Value of medicines

What is the issue:

Ensuring the Government and the Australian community gain from the broad health, social and economic value and wider community benefits of new and emerging medicines, vaccines and biotherapeutics.

Why is it important:

A healthy population leads to a strong and healthy economy – no more apparent than Australia’s recent experience with vaccination against COVID-19. A healthy population enhances wellbeing, employment, productivity gains, leading to second order benefits (eg. Government tax revenue and less spending on social services).


  1. It is critical that government policies encourage investments in the medicines industry, facilitate broader research programs and enable rapid and efficient access to new treatments when they become available.
  2. Government must consider the broader value of medicines to ensure that the framework for the future of medicines and the medicines industry delivers the incentives needed to produce a healthy population for the next 20 years. As an element to this, the Government must implement the recommendations of the House of Representatives Inquiry into access to novel drugs and innovative medical technologies1 and embrace the opportunity that the HTA Review can bring in terms of true reform in reimbursement decision making.
  3. While needing to broaden the current definition of value, the Government must also raise the implicitly accepted threshold for the incremental cost effectiveness ratio (ICER) for vaccines to be more in line with medicines.


The value of medicines derives not only from the health outcomes that they deliver but also from the broader non- health impacts to our society, the community and the economy. This depends on timely medicines access through regulatory and reimbursement processes and a stable and predictable business operating environment to encourage investment.

Medicines generate broader economic value to the Government through health and wellbeing and through second round effects of improving productivity, increasing GDP, generating government revenue through income tax collection and reducing expenditure on welfare benefits.

In Health Technology Assessment (HTA) terms, this value is often expressed as an incremental cost effectiveness ratio (ICER) expressed as Cost/Quality Adjusted life year (QALY). Recent 2021 research has shown that the reimbursement body, the Pharmaceutical Benefits Advisory Committee (PBAC) has valued vaccines at an implicit ICER of 33% compared to the implicit value (ICER) it places on medicines2.

Medicines Australia’s Position

Benefits to Patients:

Recent research (2019) has found that pharmaceutical innovation was responsible for a 75 per cent decline in the premature mortality rate before the age 85, and a 53 per cent reduction before the age of 80. A key takeaway from this research was that almost all (95 per cent) of the 1998 and 2015 decline in premature mortality rates were due to pharmaceutical innovation3.

Further research confirms that early and effective treatment may help to keep patients out of hospital, reduce dependence on welfare benefits, enable participation in the workforce or school4.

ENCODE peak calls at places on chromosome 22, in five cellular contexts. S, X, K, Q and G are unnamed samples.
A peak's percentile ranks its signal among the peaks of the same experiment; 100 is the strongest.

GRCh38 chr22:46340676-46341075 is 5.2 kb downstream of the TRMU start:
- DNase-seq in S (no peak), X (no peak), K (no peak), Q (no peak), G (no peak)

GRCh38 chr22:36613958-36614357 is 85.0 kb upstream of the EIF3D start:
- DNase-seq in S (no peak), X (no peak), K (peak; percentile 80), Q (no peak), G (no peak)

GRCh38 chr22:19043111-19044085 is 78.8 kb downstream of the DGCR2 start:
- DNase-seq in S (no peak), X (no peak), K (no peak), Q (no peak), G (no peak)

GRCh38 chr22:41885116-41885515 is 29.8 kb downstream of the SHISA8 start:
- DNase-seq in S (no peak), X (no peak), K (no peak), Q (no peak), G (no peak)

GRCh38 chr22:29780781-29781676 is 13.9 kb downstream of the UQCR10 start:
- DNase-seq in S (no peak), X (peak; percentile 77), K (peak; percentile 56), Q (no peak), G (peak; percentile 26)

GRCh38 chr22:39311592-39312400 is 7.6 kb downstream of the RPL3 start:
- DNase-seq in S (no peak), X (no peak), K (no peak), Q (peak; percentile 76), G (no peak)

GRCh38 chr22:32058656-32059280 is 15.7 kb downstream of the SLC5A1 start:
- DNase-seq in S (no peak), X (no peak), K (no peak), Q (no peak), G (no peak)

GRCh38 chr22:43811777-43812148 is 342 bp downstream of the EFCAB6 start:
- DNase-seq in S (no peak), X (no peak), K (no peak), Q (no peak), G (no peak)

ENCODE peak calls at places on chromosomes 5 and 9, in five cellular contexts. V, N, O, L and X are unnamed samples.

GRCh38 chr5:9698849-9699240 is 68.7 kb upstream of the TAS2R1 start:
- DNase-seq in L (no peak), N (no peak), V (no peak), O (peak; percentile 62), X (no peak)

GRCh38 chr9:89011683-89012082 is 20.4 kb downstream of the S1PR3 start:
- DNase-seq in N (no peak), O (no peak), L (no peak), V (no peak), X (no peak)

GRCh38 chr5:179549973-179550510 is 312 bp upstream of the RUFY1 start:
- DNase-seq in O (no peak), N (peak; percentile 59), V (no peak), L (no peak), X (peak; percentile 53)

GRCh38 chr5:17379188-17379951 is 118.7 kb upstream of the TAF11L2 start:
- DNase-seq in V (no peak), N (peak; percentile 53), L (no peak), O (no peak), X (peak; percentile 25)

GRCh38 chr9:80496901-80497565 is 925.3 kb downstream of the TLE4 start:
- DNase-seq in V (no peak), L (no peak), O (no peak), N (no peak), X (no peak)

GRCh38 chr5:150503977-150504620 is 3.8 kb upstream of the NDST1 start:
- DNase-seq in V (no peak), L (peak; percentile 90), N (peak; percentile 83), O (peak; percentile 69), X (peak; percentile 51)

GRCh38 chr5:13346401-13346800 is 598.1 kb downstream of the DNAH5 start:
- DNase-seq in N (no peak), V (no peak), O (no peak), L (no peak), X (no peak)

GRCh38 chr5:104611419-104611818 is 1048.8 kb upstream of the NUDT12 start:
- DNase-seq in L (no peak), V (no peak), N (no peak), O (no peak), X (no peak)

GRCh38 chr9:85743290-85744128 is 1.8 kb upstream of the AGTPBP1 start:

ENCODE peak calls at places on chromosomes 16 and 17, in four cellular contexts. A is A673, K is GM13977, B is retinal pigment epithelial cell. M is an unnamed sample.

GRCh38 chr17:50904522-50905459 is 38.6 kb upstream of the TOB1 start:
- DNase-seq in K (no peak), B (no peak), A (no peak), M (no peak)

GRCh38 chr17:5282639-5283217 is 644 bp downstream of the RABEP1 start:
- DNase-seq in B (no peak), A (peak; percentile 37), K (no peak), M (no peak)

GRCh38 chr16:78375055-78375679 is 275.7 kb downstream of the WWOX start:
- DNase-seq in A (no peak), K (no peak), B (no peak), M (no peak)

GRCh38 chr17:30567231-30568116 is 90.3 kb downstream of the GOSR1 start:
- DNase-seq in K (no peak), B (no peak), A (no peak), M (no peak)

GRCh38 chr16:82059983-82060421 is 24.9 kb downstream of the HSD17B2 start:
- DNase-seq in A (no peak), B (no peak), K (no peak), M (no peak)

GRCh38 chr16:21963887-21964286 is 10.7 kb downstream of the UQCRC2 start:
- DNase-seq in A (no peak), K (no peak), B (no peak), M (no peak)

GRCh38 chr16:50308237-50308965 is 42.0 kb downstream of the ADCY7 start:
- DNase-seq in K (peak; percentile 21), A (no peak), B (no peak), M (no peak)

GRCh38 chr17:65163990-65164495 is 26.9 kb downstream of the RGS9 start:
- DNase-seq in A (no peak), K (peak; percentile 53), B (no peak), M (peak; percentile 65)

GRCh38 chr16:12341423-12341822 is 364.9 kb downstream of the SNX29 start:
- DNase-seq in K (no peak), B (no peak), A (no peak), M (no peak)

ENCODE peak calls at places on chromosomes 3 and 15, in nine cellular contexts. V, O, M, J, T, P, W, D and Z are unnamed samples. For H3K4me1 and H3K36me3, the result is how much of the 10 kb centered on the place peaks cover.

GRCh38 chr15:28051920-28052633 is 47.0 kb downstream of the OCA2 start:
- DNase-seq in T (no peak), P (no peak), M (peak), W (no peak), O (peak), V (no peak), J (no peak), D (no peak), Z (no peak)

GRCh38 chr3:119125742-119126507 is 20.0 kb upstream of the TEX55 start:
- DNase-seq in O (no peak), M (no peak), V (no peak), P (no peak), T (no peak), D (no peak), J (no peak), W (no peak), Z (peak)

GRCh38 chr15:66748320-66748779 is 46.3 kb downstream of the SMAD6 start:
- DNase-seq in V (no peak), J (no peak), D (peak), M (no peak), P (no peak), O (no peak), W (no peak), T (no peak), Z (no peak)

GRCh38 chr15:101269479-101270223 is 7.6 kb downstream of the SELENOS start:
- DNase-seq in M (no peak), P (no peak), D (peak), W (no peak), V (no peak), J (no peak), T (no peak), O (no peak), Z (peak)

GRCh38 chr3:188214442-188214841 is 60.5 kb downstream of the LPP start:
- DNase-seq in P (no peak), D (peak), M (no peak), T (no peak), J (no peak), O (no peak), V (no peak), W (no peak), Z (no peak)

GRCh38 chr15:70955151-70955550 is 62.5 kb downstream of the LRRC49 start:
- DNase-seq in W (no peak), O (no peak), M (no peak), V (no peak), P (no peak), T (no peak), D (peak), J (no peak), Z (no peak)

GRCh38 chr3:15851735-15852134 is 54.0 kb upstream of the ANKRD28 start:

The value of innovative medicines is also illustrated by the changes in morbidity/mortality in patients with diseases where there have been significant advances in treatment since 2018 (eg. CAR-T therapies for some types of blood cancers; immunotherapies for various solid tumour cancers, Hepatitis-C treatments and COVID-19 vaccines and treatments).

Key Facts:

Reducing the overall burden of disease and premature death

  • Pharmaceutical innovation is responsible for a 95% decline in premature mortality before the age of 90, and 57% before the age of 805.
  • Almost half (48%) of the increase in mean age at death from cancer between 2008 and 2018 was due to the launch of new cancer drugs
  • US data shows that COVID-19 vaccination reduced deaths by 78% and hospitalisations by about 90%6

Medicines Australia Recommendation:

  • See Recommendation 1 and 2

Issues for the role of vaccines and medicines in Preventative Health:

Medicines and vaccines play a pivotal role in the primary, secondary and tertiary prevention of illness and disease7. For example, the World Health Organization (WHO) defines immunisation as one of the most successful and cost-effective health interventions ever implemented8, making Australia’s National Immunisation Program (NIP) one of Australia’s great health-related achievements.

The National Prevention Health Strategy 2030, coupled with the National Immunisation Strategy 2019-2024, aims to expand and improve the NIP. While this is helpful, until the value given in determining the cost effectiveness of vaccination is increased to better compare with the value given to medicines, we may see a future with a good strategy, but fewer funded vaccines to support that strategy.

Key Fact:

Australians recognise the importance of vaccination by having among the highest vaccinations rates in the world for either childhood immunisation or against COVID-19

Medicines Australia Recommendation:

  • See Recommendation 3

  3. Measuring the impact of pharmaceutical innovation in Australia 1998-2018 – Lichtenberg 2019 available at
  4. Schofield, D et al, ‘Medicines Deliver Value for Patients and the Community’, Medicines Australia occasional paper series, paper 6, from report by Professor Schofield, ‘Measuring labour productivity and the benefits of interventions …’ 2016.
  5. Measuring the impact of pharmaceutical innovation in Australia 1998-2018 – Lichtenberg 2019 available at
  7. Australian Institute of Health and Welfare 2020.
  8. World Health Organisation, Global Immunisation Vision and Strategy 2006-2015. Available at:;AUS 221. Canberra: AIHW.